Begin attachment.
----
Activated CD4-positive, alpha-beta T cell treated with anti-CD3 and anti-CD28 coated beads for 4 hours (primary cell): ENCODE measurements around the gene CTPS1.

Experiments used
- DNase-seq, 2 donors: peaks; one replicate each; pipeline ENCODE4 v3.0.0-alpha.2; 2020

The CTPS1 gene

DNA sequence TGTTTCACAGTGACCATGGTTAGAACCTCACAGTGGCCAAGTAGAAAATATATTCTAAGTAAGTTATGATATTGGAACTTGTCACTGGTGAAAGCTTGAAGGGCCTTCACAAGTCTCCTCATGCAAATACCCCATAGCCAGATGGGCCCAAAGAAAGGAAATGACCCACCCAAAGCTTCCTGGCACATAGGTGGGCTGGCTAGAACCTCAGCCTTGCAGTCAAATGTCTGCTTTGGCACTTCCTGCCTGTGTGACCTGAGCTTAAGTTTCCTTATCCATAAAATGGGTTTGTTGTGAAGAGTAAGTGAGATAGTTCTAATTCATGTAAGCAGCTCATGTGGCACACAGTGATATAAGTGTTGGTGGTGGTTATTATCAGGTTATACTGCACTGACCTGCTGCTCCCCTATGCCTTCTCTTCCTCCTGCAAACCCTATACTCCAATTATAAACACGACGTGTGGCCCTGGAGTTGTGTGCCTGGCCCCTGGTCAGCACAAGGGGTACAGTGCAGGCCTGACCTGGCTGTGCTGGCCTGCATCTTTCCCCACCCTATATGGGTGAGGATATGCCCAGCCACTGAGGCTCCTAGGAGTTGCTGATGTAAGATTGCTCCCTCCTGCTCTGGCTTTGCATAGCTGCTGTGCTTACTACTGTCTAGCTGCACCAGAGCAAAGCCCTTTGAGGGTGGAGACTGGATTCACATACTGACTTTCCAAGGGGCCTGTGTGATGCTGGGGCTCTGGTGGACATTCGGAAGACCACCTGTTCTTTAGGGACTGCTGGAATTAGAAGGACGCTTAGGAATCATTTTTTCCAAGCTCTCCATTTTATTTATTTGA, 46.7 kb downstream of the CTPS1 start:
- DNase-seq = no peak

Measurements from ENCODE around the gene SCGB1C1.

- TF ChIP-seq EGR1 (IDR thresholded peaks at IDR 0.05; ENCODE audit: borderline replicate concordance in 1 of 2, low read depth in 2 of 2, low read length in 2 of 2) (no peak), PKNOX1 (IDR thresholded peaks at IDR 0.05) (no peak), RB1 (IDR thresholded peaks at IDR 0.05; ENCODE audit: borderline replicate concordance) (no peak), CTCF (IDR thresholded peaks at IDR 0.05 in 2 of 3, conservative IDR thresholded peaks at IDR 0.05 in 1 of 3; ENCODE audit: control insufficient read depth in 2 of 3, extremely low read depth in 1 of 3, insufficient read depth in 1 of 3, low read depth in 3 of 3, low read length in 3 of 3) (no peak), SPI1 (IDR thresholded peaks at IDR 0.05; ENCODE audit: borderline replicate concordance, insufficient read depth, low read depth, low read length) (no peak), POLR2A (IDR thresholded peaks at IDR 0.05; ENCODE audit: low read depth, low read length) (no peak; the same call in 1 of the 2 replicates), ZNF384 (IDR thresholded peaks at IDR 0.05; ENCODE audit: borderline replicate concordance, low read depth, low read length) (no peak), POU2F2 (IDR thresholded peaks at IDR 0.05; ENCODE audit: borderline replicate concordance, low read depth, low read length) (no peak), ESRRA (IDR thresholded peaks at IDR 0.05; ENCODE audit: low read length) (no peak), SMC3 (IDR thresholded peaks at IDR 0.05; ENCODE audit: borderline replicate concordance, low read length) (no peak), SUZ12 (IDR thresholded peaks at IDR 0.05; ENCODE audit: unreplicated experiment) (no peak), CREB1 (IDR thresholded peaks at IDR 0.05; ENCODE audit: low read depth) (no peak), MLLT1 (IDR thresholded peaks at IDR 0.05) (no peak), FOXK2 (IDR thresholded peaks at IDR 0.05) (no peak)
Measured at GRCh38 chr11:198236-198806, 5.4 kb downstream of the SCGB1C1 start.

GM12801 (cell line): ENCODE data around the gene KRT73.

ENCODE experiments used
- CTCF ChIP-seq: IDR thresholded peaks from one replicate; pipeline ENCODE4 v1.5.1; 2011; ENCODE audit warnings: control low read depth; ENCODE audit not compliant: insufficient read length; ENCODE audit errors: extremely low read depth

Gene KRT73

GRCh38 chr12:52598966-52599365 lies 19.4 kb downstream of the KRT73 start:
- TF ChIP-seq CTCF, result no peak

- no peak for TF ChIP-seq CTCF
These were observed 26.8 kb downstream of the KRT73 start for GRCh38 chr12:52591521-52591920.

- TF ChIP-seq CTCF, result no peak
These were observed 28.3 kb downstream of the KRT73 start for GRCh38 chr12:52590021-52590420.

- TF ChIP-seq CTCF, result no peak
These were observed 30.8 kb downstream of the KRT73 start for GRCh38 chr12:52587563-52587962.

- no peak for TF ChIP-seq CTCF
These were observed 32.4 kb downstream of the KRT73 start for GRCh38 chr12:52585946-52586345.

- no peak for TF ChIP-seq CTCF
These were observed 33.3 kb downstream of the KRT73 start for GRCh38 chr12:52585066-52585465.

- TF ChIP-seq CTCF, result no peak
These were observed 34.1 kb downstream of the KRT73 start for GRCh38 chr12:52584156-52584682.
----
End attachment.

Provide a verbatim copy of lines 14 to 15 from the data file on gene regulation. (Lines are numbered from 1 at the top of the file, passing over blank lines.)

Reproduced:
GRCh38 chr12:52598966-52599365 lies 19.4 kb downstream of the KRT73 start:
- TF ChIP-seq CTCF, result no peak